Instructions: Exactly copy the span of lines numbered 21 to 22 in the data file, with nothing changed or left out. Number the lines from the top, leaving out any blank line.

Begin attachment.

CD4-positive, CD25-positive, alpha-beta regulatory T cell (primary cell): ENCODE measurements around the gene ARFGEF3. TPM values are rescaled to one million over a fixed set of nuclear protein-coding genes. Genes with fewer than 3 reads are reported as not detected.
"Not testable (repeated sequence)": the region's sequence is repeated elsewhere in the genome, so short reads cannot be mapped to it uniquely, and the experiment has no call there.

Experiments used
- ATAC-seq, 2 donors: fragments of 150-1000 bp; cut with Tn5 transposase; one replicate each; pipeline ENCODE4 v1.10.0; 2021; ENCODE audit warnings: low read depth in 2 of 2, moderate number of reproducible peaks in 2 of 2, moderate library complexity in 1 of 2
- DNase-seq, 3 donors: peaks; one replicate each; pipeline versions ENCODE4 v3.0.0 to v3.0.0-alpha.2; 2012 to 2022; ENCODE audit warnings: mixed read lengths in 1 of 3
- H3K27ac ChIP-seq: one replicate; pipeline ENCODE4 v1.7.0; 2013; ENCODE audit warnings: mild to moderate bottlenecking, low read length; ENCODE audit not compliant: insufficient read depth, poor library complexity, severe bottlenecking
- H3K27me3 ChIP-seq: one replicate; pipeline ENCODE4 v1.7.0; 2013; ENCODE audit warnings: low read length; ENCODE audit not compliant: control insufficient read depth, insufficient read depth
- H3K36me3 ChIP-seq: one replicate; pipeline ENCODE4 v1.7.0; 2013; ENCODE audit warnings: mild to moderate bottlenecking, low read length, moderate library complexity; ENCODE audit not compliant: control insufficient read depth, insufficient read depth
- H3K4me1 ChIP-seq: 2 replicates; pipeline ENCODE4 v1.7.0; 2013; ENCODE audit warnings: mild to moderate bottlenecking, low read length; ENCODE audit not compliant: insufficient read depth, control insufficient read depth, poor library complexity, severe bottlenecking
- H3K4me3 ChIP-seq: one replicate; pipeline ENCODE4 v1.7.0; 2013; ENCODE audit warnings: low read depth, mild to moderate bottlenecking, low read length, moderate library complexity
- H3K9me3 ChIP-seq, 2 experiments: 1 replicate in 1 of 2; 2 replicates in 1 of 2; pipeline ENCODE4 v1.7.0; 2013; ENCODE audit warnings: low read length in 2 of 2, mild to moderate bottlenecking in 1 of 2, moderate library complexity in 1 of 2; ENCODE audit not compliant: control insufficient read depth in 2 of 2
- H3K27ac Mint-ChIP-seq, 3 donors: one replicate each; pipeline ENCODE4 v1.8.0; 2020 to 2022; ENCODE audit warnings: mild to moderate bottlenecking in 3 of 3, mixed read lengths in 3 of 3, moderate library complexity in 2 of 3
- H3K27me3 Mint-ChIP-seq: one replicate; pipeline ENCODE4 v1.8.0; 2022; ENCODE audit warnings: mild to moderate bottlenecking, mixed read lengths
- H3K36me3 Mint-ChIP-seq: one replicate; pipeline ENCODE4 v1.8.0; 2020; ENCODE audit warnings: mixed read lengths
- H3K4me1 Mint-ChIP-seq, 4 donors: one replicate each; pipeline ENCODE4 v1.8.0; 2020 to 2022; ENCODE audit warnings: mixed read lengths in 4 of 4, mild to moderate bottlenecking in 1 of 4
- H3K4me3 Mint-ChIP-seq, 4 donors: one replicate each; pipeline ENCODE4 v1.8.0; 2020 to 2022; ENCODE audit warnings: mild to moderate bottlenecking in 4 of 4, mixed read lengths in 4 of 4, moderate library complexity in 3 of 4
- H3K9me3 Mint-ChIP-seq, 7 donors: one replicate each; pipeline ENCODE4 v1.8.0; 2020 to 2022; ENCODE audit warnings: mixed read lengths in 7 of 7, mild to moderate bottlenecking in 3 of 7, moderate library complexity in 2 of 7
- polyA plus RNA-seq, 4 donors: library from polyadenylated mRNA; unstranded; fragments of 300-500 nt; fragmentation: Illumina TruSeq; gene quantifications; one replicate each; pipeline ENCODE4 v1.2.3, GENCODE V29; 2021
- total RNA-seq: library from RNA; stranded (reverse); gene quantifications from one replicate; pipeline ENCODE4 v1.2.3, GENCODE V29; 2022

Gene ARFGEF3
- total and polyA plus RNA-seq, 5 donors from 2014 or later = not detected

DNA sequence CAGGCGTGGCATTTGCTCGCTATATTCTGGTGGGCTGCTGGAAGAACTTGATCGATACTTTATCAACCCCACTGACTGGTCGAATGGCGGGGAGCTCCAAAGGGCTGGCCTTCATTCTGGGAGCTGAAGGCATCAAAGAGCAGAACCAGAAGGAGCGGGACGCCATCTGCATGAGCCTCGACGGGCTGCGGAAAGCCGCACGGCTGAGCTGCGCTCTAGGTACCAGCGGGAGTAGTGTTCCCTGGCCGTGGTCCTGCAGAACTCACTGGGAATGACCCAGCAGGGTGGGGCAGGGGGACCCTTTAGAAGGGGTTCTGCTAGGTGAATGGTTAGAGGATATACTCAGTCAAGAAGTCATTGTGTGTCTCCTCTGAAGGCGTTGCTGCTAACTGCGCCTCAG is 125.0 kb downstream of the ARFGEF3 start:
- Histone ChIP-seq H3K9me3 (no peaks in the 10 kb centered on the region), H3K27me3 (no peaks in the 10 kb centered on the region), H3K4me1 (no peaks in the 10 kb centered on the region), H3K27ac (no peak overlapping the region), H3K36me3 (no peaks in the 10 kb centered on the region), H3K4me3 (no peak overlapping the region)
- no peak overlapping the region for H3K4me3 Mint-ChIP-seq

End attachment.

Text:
- total and polyA plus RNA-seq, 5 donors from 2014 or later = not detected

DNA sequence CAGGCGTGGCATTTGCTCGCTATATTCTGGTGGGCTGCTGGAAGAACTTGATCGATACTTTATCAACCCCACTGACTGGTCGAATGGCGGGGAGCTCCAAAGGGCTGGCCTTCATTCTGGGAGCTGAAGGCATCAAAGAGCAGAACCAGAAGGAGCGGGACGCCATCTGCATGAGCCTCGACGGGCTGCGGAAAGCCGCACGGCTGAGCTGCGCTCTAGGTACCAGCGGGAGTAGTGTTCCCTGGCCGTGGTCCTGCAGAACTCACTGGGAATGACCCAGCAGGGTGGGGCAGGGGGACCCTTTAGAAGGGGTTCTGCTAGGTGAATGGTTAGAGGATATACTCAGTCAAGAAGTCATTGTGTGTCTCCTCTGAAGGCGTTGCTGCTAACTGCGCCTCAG is 125.0 kb downstream of the ARFGEF3 start: